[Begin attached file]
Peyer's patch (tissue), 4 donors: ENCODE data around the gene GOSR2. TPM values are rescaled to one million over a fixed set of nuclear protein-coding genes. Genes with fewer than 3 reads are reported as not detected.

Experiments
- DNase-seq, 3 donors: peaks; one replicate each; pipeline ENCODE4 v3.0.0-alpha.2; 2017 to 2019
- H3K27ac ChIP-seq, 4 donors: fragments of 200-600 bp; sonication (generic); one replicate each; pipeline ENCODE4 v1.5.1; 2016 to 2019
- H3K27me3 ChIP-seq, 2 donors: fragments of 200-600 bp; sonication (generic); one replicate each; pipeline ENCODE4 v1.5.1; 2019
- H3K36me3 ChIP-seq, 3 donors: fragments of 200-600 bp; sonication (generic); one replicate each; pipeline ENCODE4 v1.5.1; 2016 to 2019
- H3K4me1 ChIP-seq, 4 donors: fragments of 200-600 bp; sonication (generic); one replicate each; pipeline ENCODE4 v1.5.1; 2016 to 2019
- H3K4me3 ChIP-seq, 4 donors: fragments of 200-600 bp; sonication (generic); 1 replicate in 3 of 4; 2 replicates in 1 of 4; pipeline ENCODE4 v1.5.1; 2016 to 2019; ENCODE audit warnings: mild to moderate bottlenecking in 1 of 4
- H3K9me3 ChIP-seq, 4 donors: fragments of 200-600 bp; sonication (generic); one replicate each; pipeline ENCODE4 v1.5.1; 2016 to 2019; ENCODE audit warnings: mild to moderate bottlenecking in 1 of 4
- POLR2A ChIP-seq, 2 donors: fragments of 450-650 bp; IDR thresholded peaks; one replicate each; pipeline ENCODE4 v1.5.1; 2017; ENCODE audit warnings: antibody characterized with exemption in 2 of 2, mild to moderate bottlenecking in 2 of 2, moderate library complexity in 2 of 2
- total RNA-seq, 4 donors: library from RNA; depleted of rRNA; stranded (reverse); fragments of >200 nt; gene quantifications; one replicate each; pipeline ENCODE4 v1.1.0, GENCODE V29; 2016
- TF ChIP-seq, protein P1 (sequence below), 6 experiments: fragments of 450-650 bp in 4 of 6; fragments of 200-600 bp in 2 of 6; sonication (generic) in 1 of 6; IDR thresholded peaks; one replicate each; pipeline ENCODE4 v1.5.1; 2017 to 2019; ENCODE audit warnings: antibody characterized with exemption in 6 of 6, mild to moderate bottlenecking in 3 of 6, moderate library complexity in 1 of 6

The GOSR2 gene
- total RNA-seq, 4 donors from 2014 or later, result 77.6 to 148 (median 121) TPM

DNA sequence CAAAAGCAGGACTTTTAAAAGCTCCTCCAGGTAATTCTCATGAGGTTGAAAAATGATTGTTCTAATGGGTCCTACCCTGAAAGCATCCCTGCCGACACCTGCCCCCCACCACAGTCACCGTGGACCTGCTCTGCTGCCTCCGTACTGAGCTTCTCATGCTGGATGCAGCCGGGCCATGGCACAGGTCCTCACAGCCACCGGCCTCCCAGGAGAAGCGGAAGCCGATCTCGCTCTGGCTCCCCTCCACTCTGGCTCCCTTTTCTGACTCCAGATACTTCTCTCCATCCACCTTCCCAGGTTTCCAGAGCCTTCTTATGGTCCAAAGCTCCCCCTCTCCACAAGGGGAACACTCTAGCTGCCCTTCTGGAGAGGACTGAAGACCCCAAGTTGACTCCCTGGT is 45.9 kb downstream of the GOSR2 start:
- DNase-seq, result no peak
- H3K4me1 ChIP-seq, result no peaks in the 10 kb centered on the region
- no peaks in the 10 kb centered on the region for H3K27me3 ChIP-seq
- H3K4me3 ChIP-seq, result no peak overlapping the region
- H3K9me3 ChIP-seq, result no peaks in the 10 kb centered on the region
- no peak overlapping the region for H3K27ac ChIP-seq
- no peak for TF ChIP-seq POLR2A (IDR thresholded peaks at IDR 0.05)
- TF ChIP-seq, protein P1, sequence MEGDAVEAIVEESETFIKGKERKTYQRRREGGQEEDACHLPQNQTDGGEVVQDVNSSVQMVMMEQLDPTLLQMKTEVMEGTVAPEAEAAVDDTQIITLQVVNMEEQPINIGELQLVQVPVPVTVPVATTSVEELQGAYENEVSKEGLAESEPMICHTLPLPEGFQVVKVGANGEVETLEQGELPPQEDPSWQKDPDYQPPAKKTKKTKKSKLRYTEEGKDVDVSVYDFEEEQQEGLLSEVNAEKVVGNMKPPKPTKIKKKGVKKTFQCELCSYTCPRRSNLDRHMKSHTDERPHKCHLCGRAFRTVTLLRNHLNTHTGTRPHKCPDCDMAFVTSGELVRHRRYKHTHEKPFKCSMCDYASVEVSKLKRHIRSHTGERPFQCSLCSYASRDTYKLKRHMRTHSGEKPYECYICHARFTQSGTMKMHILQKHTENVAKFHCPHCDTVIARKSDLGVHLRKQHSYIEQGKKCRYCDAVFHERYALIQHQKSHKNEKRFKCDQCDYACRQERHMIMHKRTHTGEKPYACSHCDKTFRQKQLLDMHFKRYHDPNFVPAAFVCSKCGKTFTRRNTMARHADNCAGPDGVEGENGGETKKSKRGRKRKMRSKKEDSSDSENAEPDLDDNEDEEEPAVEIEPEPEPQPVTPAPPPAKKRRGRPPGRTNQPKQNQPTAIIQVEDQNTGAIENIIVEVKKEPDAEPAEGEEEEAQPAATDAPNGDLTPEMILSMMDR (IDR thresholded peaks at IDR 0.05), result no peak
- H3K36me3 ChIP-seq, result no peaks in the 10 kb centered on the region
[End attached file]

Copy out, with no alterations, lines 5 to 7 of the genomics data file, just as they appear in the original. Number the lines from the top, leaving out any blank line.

- H3K27me3 ChIP-seq, 2 donors: fragments of 200-600 bp; sonication (generic); one replicate each; pipeline ENCODE4 v1.5.1; 2019
- H3K36me3 ChIP-seq, 3 donors: fragments of 200-600 bp; sonication (generic); one replicate each; pipeline ENCODE4 v1.5.1; 2016 to 2019
- H3K4me1 ChIP-seq, 4 donors: fragments of 200-600 bp; sonication (generic); one replicate each; pipeline ENCODE4 v1.5.1; 2016 to 2019